2 July 2008

Microdisney - 39 Minutes

39 Minutes

Label: Virgin
Year of Release: 1988

"If a power were to lift him up/ make him rich, would he admit it was luck?/ or say he'd earned it/ claim a state of grace..."

We've already been acquainted with Microdisney thanks to my entry on "The Clock Comes Down The Stairs", of course, and in that I claimed that "39 Minutes" was their most satisfying major label album. I might also be so bold as to claim it's the album where their identity became the most solid, Cathal Coughlan's lyrics suddenly finding untold levels of bile whilst the arrangements of the music became more lush and fully realised.

The stories that surround this period of their recording career are legendary in some circles. When I interviewed Sean O'Hagan back in the mid-nineties he claimed that Virgin Records were a particularly "predatory" company to be signed to, and the effects of this environment began to eat away at his psyche almost as much as the salad years on Rough Trade had some years before. The Microdisney who were now being fed still didn't seem any fitter or happier. When they asked to be given control of their own mechandising, they ran off a series of "Microdisney are Shit" T-shirts, an act which may now seem like a rather childish piece of rebellion, but in the context of the marketing obsessed times actually seemed amazing. This was, lest we forget, an age of multi-format picture discs, square shaped records, overpriced CDs, free posters with the twelve inch single, etc. It made complete and total sense to mess with and parody everything with an anti-slogan. Virgin, to their credit, appeared not to mind much.

It didn't end with the T-shirts, however. There's a sneaking sense on "39 Minutes" that the band knew their number was up with the label, and were pissing on their remaining chips. The lead single "Singer's Hampstead Home" was a very thinly veiled attack on labelmate and cash cow Boy George. As Cathal Couglan stated at the time, it's a lyrical tirade against the mentality of celebrities who compain about their lack of privacy then invite the press around to talk about their houses and locations, purely to show off their wealth. Precisely what Boy George was doing in Hampstead at the time, of course. "He only had planned lines to say/ but he said them in a witty and stylish way" sneers Cathal indignantly on the track, mocking the pseudo-Wildeisms of the star in question.

Amidst the lush production of the album, there's also a sense of some very eccentric overspending which at times seems hilarious. Stock Aitken and Waterman protegees The London Boys feature on the anti-Benetton track "United Colours", for instance, although there are some other similar sounding backing vocalists credited elsewhere who are known as The Fabulous Golden Showers. We can only hope that this wasn't a pseudonym. Additionally, there's a joyful tap dancing solo on the anti-Royal Family track "Send Herman Home". Rumours have persisted that they actually hired professional tap dancers to deliver this in the studio, but that seems like an expensive kitchen sink too far.

Whatever, there's no doubt that whilst "39 Minutes" isn't a perfect album (nor the best Microdisney LP, in fact) it is possibly the only one I can think of that marries apparent anarchy with eighties gloss so successfully. It's more or less impossible to see the joins between O'Hagan's soft and sleek (and occasionally orchestrally enhanced) visions and Cathal's seething contributions. At its best, in fact, it's like a savage parody of the worst excesses of late eighties culture - embracing the thing it despises so hard that it shatters its rib cage. You might not like the album, but it's certainly a difficult thing not to admire. More so than any other album of the period, it gives an honest impression of the styles and attitudes of the time, condemning them not long before the cracks began to show. As a cultural artefact, it's worth 39 Minutes of anyone's time.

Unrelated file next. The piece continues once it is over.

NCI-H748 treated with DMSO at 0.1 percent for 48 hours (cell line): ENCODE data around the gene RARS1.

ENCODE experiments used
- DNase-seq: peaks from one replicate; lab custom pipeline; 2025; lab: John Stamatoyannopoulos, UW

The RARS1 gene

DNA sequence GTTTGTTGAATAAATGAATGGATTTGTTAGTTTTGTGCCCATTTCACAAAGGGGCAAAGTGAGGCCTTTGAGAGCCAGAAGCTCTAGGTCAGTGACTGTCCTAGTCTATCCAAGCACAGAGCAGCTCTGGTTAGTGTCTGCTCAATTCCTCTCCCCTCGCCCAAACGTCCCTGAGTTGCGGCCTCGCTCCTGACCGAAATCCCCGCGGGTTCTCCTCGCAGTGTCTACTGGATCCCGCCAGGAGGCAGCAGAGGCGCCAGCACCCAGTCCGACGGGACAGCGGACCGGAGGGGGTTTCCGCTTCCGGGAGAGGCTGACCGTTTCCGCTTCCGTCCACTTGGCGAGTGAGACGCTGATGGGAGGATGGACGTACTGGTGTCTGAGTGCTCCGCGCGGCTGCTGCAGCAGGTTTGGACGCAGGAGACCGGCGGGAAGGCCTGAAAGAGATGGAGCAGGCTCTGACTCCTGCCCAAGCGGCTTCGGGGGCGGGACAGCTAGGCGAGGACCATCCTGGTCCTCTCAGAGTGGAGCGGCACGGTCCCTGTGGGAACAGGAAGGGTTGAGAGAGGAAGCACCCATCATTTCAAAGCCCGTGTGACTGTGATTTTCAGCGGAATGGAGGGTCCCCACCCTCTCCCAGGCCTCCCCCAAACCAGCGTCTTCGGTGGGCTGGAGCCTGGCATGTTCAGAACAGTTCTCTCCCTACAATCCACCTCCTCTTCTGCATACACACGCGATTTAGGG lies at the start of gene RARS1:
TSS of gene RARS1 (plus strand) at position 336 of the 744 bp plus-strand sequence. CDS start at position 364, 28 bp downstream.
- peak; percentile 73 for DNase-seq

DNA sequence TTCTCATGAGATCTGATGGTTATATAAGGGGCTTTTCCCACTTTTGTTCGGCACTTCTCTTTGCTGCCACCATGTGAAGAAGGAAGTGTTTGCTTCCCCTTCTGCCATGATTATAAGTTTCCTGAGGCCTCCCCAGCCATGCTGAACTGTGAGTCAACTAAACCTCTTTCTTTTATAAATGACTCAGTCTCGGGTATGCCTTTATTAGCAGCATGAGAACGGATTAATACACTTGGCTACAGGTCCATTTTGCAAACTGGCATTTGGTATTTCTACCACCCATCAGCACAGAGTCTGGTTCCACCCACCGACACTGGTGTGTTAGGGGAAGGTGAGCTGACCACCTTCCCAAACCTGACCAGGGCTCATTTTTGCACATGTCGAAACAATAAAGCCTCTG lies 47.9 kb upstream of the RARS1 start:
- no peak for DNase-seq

1. Singer's Hampstead Home
2. High & Dry
3. Send Herman Home
4. Ambulance For One
5. Soul Boy
6. Back To The Old Town
7. United Colours
8. Gale Force Wind
9. Herr Direktor
10. Bluerings


Anonymous said...

Hello there and thank you very much for sharing the genius of Microdisney with the world.

If a band was scandalously overlooked it has to be them.
This mix of incredibly crafted melodies and anger-loaded lyrics is pretty unique, and probably could only result in the band splitting up anyway.
The paths that Coughlan (with the raging Fatima Mansions) and O'Hagan (with the super-sophisticated High Llamas) followed afterwards pretty much speak for themselves.

Personally, I have been a huge fan of the High Llamas for years, and hated myself for discovering Microdisney only recently, in a 2nd hand vinyl shop in Amsterdam.

As Coughlan put it in 'Rack' on the 'Crooked Mile' LP, "If you ever need a view at my barbed wire rainbow", go and listen to Microdisney, you won't be disappointed.

nlgbbbblth said...

It's not the London Boys, it's Londonbeat [of "I've Been Thinking About You" fame]

39 Minutes is a fine LP, probably their most subversive. I purchased the CD and LP at the same time in 1988, leading to raised eyebrows from the hipster record store guy.

23 Daves said...

Thanks for the correction (and for at least trying to hype Microdisney up the charts...)

Griffe said...

Unfortunately the link seems dead. Can you re-post ? Many thanks !